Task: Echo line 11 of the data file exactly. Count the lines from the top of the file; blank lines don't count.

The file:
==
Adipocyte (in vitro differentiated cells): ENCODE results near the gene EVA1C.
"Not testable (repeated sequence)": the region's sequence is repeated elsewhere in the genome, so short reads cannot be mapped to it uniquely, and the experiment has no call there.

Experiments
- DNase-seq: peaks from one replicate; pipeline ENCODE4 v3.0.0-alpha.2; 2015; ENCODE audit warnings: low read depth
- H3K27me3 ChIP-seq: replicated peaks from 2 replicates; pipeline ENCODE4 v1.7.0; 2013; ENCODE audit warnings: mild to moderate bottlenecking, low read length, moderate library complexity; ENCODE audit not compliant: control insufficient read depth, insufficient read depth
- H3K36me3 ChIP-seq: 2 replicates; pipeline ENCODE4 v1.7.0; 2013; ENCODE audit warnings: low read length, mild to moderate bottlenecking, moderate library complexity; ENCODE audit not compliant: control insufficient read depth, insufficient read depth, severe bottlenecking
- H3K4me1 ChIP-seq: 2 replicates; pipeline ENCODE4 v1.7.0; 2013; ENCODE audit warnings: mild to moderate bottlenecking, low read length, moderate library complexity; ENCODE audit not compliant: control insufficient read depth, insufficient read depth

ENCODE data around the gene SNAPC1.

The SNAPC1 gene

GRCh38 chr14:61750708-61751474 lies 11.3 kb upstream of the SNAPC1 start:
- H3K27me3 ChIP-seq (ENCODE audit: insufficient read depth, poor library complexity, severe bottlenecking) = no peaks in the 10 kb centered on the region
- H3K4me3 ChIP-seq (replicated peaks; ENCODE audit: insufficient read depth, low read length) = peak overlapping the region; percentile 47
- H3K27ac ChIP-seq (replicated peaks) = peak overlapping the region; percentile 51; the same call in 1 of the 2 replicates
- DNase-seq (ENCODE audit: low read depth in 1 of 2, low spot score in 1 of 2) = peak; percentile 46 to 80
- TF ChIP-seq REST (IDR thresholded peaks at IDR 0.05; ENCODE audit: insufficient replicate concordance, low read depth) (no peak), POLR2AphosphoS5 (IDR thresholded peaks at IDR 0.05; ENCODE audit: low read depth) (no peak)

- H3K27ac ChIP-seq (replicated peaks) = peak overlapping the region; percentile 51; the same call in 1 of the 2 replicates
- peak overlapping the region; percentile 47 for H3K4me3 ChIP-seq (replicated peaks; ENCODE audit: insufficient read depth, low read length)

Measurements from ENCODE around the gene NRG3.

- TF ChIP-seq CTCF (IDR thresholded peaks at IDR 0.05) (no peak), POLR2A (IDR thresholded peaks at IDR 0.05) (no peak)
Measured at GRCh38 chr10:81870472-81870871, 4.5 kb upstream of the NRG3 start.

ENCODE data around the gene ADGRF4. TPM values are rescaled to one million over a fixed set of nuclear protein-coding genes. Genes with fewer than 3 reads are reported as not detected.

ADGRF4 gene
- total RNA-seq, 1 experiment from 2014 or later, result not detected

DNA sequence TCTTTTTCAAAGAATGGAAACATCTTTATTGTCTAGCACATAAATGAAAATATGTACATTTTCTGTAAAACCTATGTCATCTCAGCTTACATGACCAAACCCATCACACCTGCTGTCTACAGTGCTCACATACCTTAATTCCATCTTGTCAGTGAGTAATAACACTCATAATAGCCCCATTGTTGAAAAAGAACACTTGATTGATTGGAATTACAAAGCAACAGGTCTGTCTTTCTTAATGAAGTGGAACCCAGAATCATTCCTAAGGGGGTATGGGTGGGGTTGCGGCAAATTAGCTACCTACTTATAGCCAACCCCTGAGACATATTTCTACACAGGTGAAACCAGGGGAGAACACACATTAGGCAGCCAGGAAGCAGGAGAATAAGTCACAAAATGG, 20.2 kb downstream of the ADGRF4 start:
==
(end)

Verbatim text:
- H3K27me3 ChIP-seq (ENCODE audit: insufficient read depth, poor library complexity, severe bottlenecking) = no peaks in the 10 kb centered on the region